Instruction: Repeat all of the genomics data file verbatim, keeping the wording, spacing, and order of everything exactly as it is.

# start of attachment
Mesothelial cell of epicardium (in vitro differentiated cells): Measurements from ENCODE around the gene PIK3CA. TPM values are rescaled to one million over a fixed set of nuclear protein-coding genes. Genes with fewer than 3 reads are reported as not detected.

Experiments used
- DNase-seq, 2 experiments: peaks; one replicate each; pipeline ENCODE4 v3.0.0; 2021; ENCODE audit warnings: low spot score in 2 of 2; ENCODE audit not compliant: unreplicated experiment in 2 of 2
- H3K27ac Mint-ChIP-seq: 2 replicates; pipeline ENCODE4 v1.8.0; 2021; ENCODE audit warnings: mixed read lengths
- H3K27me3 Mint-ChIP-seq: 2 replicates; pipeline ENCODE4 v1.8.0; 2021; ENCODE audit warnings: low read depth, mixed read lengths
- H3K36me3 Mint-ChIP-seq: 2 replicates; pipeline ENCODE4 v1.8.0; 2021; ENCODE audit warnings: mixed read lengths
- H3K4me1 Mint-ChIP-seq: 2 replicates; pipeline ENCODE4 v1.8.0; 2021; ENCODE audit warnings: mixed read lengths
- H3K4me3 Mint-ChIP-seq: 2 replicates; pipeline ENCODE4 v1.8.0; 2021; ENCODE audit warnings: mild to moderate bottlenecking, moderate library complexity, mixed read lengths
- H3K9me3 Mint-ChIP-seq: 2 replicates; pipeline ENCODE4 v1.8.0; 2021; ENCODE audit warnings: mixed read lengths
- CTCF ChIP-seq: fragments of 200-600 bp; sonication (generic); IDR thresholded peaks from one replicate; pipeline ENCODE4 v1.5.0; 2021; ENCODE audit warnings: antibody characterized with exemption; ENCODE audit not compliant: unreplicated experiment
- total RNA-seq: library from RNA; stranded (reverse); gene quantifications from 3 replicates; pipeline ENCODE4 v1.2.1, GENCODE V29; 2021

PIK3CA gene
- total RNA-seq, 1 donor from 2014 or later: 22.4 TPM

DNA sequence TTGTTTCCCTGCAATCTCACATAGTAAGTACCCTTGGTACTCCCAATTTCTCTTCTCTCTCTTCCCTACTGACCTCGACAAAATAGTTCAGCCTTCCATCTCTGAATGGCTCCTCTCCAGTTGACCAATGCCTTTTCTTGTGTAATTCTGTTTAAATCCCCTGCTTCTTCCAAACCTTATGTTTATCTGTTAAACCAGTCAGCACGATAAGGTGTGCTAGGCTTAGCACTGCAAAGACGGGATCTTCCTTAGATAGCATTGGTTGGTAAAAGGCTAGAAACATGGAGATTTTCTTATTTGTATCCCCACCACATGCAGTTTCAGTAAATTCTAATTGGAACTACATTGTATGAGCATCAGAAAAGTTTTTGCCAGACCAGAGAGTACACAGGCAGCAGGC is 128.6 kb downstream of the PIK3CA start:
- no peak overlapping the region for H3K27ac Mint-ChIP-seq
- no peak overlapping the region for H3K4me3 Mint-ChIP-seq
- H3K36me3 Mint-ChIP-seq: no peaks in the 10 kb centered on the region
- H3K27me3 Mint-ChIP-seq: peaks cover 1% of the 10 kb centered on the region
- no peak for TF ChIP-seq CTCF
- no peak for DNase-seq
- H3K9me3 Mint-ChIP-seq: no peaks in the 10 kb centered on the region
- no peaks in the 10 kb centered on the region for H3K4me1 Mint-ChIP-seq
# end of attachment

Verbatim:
Mesothelial cell of epicardium (in vitro differentiated cells): Measurements from ENCODE around the gene PIK3CA. TPM values are rescaled to one million over a fixed set of nuclear protein-coding genes. Genes with fewer than 3 reads are reported as not detected.

Experiments used
- DNase-seq, 2 experiments: peaks; one replicate each; pipeline ENCODE4 v3.0.0; 2021; ENCODE audit warnings: low spot score in 2 of 2; ENCODE audit not compliant: unreplicated experiment in 2 of 2
- H3K27ac Mint-ChIP-seq: 2 replicates; pipeline ENCODE4 v1.8.0; 2021; ENCODE audit warnings: mixed read lengths
- H3K27me3 Mint-ChIP-seq: 2 replicates; pipeline ENCODE4 v1.8.0; 2021; ENCODE audit warnings: low read depth, mixed read lengths
- H3K36me3 Mint-ChIP-seq: 2 replicates; pipeline ENCODE4 v1.8.0; 2021; ENCODE audit warnings: mixed read lengths
- H3K4me1 Mint-ChIP-seq: 2 replicates; pipeline ENCODE4 v1.8.0; 2021; ENCODE audit warnings: mixed read lengths
- H3K4me3 Mint-ChIP-seq: 2 replicates; pipeline ENCODE4 v1.8.0; 2021; ENCODE audit warnings: mild to moderate bottlenecking, moderate library complexity, mixed read lengths
- H3K9me3 Mint-ChIP-seq: 2 replicates; pipeline ENCODE4 v1.8.0; 2021; ENCODE audit warnings: mixed read lengths
- CTCF ChIP-seq: fragments of 200-600 bp; sonication (generic); IDR thresholded peaks from one replicate; pipeline ENCODE4 v1.5.0; 2021; ENCODE audit warnings: antibody characterized with exemption; ENCODE audit not compliant: unreplicated experiment
- total RNA-seq: library from RNA; stranded (reverse); gene quantifications from 3 replicates; pipeline ENCODE4 v1.2.1, GENCODE V29; 2021

PIK3CA gene
- total RNA-seq, 1 donor from 2014 or later: 22.4 TPM

DNA sequence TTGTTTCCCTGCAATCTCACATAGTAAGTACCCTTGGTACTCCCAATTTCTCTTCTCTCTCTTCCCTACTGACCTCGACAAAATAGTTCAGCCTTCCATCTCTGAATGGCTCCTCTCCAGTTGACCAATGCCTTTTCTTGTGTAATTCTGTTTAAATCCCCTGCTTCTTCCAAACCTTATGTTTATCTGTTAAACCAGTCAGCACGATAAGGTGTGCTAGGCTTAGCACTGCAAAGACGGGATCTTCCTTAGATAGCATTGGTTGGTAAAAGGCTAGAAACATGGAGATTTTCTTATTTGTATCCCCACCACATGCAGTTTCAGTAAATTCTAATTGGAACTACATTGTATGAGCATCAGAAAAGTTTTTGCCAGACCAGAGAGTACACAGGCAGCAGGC is 128.6 kb downstream of the PIK3CA start:
- no peak overlapping the region for H3K27ac Mint-ChIP-seq
- no peak overlapping the region for H3K4me3 Mint-ChIP-seq
- H3K36me3 Mint-ChIP-seq: no peaks in the 10 kb centered on the region
- H3K27me3 Mint-ChIP-seq: peaks cover 1% of the 10 kb centered on the region
- no peak for TF ChIP-seq CTCF
- no peak for DNase-seq
- H3K9me3 Mint-ChIP-seq: no peaks in the 10 kb centered on the region
- no peaks in the 10 kb centered on the region for H3K4me1 Mint-ChIP-seq